Heigh ho! If your store or office is re-opening this month, welcome back. If you are expanding services to reach customers in some new or additional way, I salute your unflagging energy and commitment to bookselling. If, however, you’re one of us approaching a first-year anniversary (or six-month celebration, or three-month star on your calendar) of this Grimm model of retail which involves marketing and delivering books on every platform INCLUDING in-store sales, then this post is mostly for you, and you might nod ruefully, and add your own cringeworthy comments from customers as I reveal the SEVEN DWARVES OF CUSTOMERS (and a few of the spells… er, I mean happy tunes I whistle behind my mask in response).
Our first customer of the day, whom we’ll call Dopey, leads with: “Oh, you’re still here!” This brilliant observation is often followed by the well-intentioned but equally tone-deaf: “I was worried that businesses like this wouldn’t survive!” Thanks, buddy. Yes, we’re still here, and while we understand your worry, we seemed to have somehow managed. How can we be of help today? I’m sure that what our short-on-tact friend means is “Oh, thank goodness, you survived without me, and I don’t have to be inconvenienced or feel guilty, but I still get to shop locally and be part of the recovery (and the free gift wrap).”
Our next customer, Bashful, stutters: “Have you been open this whole time? You know, I have only shopped online for a whole year.” Yes, we have, and so has our website, our social media site sales, and our free home delivery. Those weekly newsletters from us must have been hidden under all your shipping confirmations and package tracking emails – I can see how your good intentions just drown under all that brackish river water from the giant online behemoth in your inbox. Your work-from-home mining gig is taking all your attention, I’m sure.
Doc, the more confident visitor, demands: “Are you still requiring masks? I don’t need one, I’m vaccinated.” Despite daily news reports, online articles, and a flourishing marketplace for prayer candles with the image of Dr. Fauci, the understanding of the role of masks in controlling a pandemic still seems to be a bit fuzzy for some people. Accompanying phrases like “My kids don’t need a mask, they’ve had COVID” and the litany of personal inconveniences like “Masks make me too hot” and “I can’t hear well with a mask on” or the ever popular “I left my mask in the car, but I only need one quick thing” are also favorites on the retailer’s “DO NOT SAY” list, and we’ll happily take a pickaxe to all of those falsehoods.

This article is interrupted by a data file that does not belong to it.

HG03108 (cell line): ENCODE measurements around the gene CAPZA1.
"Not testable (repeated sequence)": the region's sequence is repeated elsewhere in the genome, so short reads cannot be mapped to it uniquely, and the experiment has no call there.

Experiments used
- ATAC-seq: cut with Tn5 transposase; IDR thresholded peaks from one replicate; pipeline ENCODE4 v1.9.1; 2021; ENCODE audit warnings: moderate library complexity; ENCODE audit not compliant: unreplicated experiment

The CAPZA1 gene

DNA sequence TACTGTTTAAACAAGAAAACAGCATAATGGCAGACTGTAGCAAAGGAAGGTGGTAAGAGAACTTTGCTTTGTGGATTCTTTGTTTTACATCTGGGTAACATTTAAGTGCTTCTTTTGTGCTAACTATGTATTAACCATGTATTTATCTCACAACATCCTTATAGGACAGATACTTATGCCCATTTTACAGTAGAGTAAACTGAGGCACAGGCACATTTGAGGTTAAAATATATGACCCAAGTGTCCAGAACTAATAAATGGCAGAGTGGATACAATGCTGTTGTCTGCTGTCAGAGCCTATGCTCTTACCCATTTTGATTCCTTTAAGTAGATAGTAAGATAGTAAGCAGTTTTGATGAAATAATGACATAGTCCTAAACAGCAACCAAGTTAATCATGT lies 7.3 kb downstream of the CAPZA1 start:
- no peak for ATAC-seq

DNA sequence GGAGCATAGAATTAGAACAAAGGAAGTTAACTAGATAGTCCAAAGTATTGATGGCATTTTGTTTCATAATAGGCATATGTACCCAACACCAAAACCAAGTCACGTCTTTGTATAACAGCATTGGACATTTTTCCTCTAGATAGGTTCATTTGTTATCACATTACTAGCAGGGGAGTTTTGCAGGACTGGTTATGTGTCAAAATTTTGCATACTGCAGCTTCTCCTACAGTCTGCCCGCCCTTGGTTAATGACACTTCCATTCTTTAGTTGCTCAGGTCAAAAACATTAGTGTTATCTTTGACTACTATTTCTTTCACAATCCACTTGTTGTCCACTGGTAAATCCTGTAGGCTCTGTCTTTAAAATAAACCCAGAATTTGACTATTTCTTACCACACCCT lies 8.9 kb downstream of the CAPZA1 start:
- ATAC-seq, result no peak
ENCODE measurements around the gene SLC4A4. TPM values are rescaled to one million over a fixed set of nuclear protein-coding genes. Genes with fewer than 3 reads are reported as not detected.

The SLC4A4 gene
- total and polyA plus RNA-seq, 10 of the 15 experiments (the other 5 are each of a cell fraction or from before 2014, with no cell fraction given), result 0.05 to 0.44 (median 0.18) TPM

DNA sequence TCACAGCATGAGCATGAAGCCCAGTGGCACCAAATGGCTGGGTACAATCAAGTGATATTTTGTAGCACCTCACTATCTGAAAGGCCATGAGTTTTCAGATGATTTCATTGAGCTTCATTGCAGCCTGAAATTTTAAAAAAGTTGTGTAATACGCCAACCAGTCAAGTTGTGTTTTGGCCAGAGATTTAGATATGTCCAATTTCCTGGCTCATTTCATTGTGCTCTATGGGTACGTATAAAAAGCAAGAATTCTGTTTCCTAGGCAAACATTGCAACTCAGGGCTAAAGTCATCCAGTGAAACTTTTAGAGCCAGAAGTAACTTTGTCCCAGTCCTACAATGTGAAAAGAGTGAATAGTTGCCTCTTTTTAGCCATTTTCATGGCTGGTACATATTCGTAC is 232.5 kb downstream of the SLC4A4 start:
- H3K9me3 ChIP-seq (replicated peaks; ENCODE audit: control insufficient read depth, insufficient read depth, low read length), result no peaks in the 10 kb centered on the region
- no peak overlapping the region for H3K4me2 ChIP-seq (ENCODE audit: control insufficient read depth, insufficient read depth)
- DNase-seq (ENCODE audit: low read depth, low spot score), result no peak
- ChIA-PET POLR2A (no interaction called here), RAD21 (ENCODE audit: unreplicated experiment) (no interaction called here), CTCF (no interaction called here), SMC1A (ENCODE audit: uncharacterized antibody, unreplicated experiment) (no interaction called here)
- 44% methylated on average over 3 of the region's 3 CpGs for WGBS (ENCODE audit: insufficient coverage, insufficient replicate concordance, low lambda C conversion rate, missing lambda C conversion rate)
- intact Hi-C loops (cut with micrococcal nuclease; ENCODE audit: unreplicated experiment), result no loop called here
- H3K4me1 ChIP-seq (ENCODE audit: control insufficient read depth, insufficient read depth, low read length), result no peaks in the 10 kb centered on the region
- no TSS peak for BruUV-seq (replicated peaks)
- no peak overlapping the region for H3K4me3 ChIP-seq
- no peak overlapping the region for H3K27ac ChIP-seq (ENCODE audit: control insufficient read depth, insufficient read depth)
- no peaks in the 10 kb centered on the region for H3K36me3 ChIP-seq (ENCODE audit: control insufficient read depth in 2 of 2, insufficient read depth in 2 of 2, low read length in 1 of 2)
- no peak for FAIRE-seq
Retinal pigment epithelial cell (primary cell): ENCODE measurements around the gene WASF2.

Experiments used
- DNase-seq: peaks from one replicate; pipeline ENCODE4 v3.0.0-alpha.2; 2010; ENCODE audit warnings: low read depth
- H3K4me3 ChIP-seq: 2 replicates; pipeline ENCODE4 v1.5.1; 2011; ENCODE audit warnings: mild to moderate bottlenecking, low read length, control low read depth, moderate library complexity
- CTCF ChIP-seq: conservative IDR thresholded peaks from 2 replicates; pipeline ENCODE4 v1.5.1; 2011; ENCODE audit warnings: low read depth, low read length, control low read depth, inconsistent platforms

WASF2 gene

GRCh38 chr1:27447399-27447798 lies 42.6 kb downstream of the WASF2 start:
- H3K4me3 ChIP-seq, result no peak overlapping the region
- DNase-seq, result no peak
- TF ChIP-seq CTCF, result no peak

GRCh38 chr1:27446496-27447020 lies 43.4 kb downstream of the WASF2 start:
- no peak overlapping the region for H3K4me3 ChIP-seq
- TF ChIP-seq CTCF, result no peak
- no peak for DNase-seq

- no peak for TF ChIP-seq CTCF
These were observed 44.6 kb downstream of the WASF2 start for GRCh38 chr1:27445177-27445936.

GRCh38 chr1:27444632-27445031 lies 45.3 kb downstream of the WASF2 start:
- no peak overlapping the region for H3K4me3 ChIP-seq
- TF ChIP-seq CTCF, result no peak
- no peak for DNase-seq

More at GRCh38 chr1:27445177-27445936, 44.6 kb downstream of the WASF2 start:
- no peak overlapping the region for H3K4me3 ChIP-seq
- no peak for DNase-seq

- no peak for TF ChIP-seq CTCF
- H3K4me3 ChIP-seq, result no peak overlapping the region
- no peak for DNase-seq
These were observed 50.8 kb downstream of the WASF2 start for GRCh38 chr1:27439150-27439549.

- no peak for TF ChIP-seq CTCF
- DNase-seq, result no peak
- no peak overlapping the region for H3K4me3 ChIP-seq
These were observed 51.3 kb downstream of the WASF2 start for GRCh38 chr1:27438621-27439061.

Happy, entering with a horde of tiny minors (miners?) exclaims: “This is the first time the kids have been in a store in months. They’re a little wild.” As I race to scoop up the discarded fidgets on the floor, grab the toppling spinner of plush, and rescue the stack of discarded graphic novels on the bench – yes, I notice that the kids are on the rambunctious side. Corralling them into a game of “Can you help me find the hidden dinosaur?” (a brilliant distraction I learned from another retailer, and I urge all of you to HIDE SOMETHING in your store forthwith for just such occasions) and offering stickers for the successful hunt, I wonder what the customer’s cottage looks like, and if she’s just visiting the store while the larger part of the demolition project is underway, for surely they need to level the building.
Next comes Sneezy, who queries, with a sniff: “Can you order this? Will you price match this online version? I want to support local business, and this site says it’s backordered.” I honestly don’t have time or energy for an explanation of the supply chain woes that are 2021 retail reality, and price matching conversations rarely end well. Let’s go with “I’m so sorry, that’s out of stock everywhere! Let’s find something better that’s already here, and let me wrap it for you.” Bless you (and your heart).
Grumpy grumbles: “When did you rearrange everything? I have shopped here for years, and I don’t remember this section.” If I tell you that this layout was born of necessity in MARCH OF 2020, more than an entire year ago, will your “years of support” translate into regular visits, or just bewilderment when we no longer have last year’s bestsellers on the front counter? Probably not, and you’ll find something else to be angry about.
Sleepy hauls in two shopworn bags: “I have a return. It’s from Christmas 2019. You’ve always let me return things after Christmas before, because sometimes I wait until the kids go back to school before I get all the boxes out.” I am equally impressed by this customer’s trust in our customer service and her organization in storing gifts that long. Since three of these items have another store’s price stickers, however, the jury is still out on whether her memory of the purchase is as clear as her expectation for a refund.
And just for good measure, the huntsman drops by, seeking some bookseller prey. “My sister wrote a children’s book during quarantine! And my eight-year-old drew the pictures!” Out comes the Ziploc bag with the white hardcover (why are they so often snowy white covers?) inside, and I smile with my eyes above my mask as she continues, “You know, there’s nothing really good to read to kids anymore. This is a good, moral story about a boy and his dog. There’s nothing like it on the market, and I know it will sell really well.” I take a deep, cleansing breath as I gently accept the offered copy to examine, while she continues, “I don’t know anything about the money part, but I’m sure my sister will let you keep a dollar or something per copy.”
Have a bite of this apple to keep up your strength, and let’s just lie down and take a nap, shall we? Someday we’ll return to happily ever after.